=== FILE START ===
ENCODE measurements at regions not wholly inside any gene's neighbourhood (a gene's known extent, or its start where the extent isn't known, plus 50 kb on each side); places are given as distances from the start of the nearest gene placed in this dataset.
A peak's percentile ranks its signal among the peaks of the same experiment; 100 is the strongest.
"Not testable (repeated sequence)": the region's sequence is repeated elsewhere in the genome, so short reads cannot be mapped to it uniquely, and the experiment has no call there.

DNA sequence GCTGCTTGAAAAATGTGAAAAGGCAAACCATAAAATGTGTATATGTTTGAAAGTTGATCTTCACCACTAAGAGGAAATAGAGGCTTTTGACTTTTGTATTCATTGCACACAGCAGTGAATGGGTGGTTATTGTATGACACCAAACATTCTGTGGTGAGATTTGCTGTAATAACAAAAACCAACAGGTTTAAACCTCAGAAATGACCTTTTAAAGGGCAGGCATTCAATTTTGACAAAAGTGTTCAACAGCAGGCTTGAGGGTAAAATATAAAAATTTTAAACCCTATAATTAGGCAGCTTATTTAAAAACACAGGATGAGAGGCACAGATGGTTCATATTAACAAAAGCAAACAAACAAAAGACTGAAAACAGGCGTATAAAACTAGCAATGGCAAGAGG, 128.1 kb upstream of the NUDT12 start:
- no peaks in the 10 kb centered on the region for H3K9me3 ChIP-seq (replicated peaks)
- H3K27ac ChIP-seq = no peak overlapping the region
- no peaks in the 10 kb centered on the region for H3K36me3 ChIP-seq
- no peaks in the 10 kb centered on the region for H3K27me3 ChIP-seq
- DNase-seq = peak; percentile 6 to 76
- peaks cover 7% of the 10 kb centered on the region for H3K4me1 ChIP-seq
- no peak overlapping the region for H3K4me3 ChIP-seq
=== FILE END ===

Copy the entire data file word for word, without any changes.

ENCODE measurements at regions not wholly inside any gene's neighbourhood (a gene's known extent, or its start where the extent isn't known, plus 50 kb on each side); places are given as distances from the start of the nearest gene placed in this dataset.
A peak's percentile ranks its signal among the peaks of the same experiment; 100 is the strongest.
"Not testable (repeated sequence)": the region's sequence is repeated elsewhere in the genome, so short reads cannot be mapped to it uniquely, and the experiment has no call there.

DNA sequence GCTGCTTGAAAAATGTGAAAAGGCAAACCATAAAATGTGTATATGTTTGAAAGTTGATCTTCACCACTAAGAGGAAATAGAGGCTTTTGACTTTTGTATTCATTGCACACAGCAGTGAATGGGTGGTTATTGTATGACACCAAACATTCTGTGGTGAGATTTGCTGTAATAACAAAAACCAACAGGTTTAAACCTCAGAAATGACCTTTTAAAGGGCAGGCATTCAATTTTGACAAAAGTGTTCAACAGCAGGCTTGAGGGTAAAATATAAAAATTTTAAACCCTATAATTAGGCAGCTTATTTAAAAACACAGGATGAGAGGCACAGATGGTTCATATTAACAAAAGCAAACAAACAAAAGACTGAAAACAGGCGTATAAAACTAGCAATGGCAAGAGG, 128.1 kb upstream of the NUDT12 start:
- no peaks in the 10 kb centered on the region for H3K9me3 ChIP-seq (replicated peaks)
- H3K27ac ChIP-seq = no peak overlapping the region
- no peaks in the 10 kb centered on the region for H3K36me3 ChIP-seq
- no peaks in the 10 kb centered on the region for H3K27me3 ChIP-seq
- DNase-seq = peak; percentile 6 to 76
- peaks cover 7% of the 10 kb centered on the region for H3K4me1 ChIP-seq
- no peak overlapping the region for H3K4me3 ChIP-seq